Textbooks have changed much over the past century. We have evolved from the
early primers, to Dick and Jane, to modern textbooks that cover today's abundant supply
of curriculum standards. While the numerous amounts of standards have increased over
the past few years, so has the weight of the textbooks.
Today's elementary school textbooks are the size and weight of college level books of
a few years ago. Along with this extra weight comes a burden that might not have been
envisioned twenty-five years ago. Today's young school children are being subjected to
injuries that have brought about much controversy over the past several years. I am of
course talking about backpack injuries.
Since 1997, Weekly Reader magazine has conducted studies on the average weight of
backpacks of fourth graders in the United States. The average weight during this
period has been close to eight pounds. (Weekly Reader March 2002) Some fourth graders
have even said they have carried as much as fifty pounds of textbooks and school
supplies in their backpacks at times.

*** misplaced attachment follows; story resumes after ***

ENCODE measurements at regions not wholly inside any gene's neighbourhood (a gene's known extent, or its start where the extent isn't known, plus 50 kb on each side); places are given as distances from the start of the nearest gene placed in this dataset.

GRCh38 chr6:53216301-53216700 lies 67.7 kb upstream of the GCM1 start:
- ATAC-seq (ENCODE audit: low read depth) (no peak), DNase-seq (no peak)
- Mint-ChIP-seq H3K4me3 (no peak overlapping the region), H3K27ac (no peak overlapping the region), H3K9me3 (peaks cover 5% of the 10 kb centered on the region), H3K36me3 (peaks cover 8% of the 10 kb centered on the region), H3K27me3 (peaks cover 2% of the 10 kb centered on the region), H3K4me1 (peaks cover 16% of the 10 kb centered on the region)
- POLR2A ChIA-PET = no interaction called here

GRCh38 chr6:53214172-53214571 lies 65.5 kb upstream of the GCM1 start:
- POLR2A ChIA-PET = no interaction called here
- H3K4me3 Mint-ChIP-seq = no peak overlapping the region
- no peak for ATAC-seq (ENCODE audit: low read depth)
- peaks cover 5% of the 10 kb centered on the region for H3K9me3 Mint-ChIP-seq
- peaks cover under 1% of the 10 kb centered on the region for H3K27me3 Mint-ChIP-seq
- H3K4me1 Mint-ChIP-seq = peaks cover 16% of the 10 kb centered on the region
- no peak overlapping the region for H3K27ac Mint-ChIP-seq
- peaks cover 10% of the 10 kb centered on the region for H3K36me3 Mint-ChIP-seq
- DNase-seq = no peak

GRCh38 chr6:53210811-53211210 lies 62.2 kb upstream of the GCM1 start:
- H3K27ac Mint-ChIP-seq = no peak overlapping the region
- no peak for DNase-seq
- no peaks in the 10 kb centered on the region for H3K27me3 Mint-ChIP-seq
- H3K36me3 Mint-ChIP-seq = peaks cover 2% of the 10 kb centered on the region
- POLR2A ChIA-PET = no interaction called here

(Weekly Reader March 2002)
When you consider the average textbook weighs over two pounds and each student has a
textbook in at least five subjects, it is easy for the weight of the textbooks to total over the
recommended weight of fifteen percent as stated by the American Occupational Therapy
Association in their recommended guidelines (Backpack Strategies February 18).
There is a solution to these problems related to heavy textbooks. We are at a point in our technology that we can start the process of converting our textbooks to digital media sources. There are many schools and districts that have done just that.
Warren Consolidated Schools in Sterling Heights, MI is one of the school systems taking this modern approach to learning.